50 Ways to Save Money. Now!

by Katy on August 5, 2015 · 41 comments

The follow is a reprint of a previously published post. Enjoy!

  1. Treat every purchase like it’s a major purchase. You have a few opportunities in life to save a lot of money, but it’s the small daily ones that will make or break you.
  2. Vacation close to home so you can drive instead of fly.
  3. Delay big purchases as long as possible. You may lose interest or find an alternate solution.
  4. Hang dry your laundry, indoors if necessary.
  5. Choose a hairstyle that does not require frequent trims.
  6. Repair instead of replace. This goes for appliances, furniture, clothing, whatever.
  7. Borrow infrequently used tools and supplies instead of buying. (Also make sure to lend.)
  8. Bank at a credit union instead of a corporate bank. You’ll most likely save on fees.
  9. Wear the clothes you already own instead of buying new stuff all the time.
  10. Cook from scratch and save restaurant meals for special occasions.
  11. Make sure you have a few easy meals on hand for those nights when takeout dinner is calling your name. There’s nothing wrong with serving scrambled eggs and toast for dinner.
  12. Use your library for books, magazines, movies and CD’s. And then make sure to return them on time!
  13. Foster your relationships with like minded friends. They won’t make you feel bad about sticking to a budget.
  14. Pack your own work and school lunches.
  15. Replace expensive recipe ingredients with inexpensive options. Perfect example? Kale instead of basil in pesto.
  16. Don’t be a snob about older electronics. You will survive without the newest iPhone.
  17. Learn how to mend and de-stain your clothing. If half your wardrobe is out of commission, you’re missing out.
  18. Batch your errands whenever you drive.
  19. Drink water or homemade iced tea instead of soda.
  20. Choose social get togethers that do not include shopping.
  21. Cancel memberships that you do not use. Gyms, premium cable channels, and everything else.
  22. Pay attention to your household’s food waste. Eat what you have, and stop buying the food that you tend to waste.
  23. Be willing to own less stuff. There’s less to buy, organize, clean and look at.
  24. Wait until movies hit the second run theaters.
  25. Decline your friends’ shopping parties. You don’t need any more Tupperware, baskets, jewelry or candles.
  26. Take advantage of your town’s free offerings. Parks, hikes, concerts, plays, it’s all there!
  27. Don’t assume that all coupons are for junk food. There are tons of great coupons for pasta, organic food and healthy products. Keep an open mind.
  28. Minimize the disposable supplies that you buy. Rags made from old T-shirts can replace paper towels, and handkerchiefs can replace Kleenex.
  29. Embrace simple entertaining. Chances are that neither Martha Stewart nor the Queen of England will attend your party.
  30. Automate as many of your bills as possible. Not only will you save on stamps, but you’ll never pay a late fee again.
  31. Learn to use a paintbrush. Outdated furniture and kitchen cabinets can gain a modern vibe for thousands less than buying new. And chances are that your old stuff is better constructed than new stuff anyway.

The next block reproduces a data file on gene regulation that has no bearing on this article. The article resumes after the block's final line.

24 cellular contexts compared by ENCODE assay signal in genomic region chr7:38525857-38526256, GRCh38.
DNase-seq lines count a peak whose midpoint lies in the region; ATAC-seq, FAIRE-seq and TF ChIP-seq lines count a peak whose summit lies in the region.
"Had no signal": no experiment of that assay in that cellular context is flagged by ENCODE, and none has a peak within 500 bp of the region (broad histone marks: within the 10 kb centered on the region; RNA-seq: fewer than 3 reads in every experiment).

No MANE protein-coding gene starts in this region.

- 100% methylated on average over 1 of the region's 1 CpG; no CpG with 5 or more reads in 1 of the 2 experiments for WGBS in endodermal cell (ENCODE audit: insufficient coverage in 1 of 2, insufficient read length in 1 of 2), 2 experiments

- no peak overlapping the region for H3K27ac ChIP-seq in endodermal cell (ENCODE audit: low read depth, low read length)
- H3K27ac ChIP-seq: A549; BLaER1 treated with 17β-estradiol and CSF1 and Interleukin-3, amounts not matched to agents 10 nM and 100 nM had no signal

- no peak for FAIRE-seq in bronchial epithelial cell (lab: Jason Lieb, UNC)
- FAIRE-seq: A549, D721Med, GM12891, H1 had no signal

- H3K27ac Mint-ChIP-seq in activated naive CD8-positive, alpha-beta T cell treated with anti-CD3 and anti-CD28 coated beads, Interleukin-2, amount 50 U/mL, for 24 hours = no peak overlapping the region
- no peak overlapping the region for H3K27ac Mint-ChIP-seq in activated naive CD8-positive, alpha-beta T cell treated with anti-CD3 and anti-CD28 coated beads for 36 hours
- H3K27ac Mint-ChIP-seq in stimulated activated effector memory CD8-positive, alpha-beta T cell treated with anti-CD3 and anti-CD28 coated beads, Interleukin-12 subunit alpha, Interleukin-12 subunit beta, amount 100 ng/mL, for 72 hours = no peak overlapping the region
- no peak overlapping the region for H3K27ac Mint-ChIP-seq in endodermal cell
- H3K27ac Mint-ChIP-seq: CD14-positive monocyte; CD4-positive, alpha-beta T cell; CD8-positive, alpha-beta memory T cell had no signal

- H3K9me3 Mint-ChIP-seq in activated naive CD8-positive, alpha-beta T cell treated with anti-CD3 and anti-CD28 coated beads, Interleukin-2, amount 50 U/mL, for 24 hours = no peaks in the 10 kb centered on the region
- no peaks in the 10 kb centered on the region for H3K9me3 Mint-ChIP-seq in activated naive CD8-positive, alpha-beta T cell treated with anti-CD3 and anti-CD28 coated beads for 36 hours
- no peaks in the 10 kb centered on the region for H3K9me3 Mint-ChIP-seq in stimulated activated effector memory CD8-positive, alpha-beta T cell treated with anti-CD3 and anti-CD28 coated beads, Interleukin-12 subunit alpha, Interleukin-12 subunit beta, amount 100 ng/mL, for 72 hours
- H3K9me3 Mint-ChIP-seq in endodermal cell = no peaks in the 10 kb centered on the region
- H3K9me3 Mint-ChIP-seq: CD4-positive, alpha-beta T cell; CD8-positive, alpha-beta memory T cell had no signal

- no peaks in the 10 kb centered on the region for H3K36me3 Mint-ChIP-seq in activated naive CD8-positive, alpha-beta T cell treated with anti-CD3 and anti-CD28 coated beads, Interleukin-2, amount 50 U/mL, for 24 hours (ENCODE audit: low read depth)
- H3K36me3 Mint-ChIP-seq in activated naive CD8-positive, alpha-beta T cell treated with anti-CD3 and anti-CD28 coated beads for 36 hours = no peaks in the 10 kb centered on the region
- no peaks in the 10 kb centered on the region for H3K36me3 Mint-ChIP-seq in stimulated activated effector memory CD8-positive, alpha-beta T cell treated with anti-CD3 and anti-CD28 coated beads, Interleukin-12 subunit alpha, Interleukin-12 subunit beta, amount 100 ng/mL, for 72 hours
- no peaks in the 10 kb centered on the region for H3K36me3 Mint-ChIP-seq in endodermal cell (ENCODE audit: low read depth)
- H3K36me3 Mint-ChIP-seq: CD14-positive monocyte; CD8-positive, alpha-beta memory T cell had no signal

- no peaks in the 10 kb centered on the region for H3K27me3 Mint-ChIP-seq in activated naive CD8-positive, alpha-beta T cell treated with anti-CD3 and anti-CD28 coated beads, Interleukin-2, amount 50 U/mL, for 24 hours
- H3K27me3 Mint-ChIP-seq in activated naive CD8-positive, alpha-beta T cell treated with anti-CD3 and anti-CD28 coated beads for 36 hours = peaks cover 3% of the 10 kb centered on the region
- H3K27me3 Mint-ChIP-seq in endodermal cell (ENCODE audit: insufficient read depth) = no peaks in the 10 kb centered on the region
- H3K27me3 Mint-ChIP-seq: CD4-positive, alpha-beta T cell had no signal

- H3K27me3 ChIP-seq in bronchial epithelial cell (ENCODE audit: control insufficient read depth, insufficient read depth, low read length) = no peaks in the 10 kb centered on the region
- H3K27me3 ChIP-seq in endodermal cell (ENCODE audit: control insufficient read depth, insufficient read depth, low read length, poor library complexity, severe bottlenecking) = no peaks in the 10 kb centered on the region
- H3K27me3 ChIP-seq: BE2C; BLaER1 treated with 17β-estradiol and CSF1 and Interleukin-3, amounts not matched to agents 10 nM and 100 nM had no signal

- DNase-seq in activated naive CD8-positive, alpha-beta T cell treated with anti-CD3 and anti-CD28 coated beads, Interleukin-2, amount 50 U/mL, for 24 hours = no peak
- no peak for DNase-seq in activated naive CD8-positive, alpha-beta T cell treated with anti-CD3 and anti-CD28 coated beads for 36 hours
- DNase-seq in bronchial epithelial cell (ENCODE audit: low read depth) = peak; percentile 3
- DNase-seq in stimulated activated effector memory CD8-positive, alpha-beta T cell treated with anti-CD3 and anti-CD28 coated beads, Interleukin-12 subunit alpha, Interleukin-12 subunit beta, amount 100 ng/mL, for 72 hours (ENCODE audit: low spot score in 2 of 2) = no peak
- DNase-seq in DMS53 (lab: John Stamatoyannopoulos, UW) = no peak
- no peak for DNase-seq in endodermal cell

32. Call your cable company, credit cards and phone company to negotiate a better deal. They want to keep you as a customer and will usually sweeten your deal.
  33. Say no to expensive children’s birthday parties. Just because your neighbor spent $500 on her kid doesn’t mean you have to.
  34. Rethink your expensive hobbies.
  35. Let your kids entertain themselves. It fosters their creativity.
  36. Store your leftovers in see-through containers. You’ll be less likely to forget about what lurks in your fridge.
  37. Don’t feel bad about accepting other people’s generosity. You can reciprocate in your own way.
  38. Don’t be fooled into thinking that expensive shampoos, cosmetics and body products are better than the cheap-o stuff.
  39. Turn down your hot water heater, furnace and air conditioner. You will adjust.
  40. Only stock up on cheap deals if it’s something that you use frequently.
  41. Embrace second hand items. Thrift stores are your best friend.
  42. Learn to say no to your kids.
  43. Don’t hire out what you can do for yourself. Mow your own lawn, clean your own house and cook your own food.
  44. Adopt a mixed-breed pet instead of buying a purebred animal. Or if your have to have a pure breed, look into a rescue organization that specializes in that dog.
  45. Say no to single use unitaskers. One good knife can fill the role of half of what’s sold in a kitchen supply store.
  46. Allow for imperfection in your life. Your house is not a magazine and your kitchen is not a restaurant.
  47. Replace your monthly tampons with a menstrual cup. This tip alone will save you hundreds and hundreds of dollars.
  48. Buy (or make) your birthday and holiday gifts ahead of time. And then allow yourself to spend less.
  49. Ignore The Joneses. Chances are that they’re deeply in debt from all their conspicuous consumption.
  50. Read frugality blogs like The Non-Consumer Advocate for ideas and inspiration!

Katy Wolk-Stanley

“Use it up, wear it out, make it do or do without.”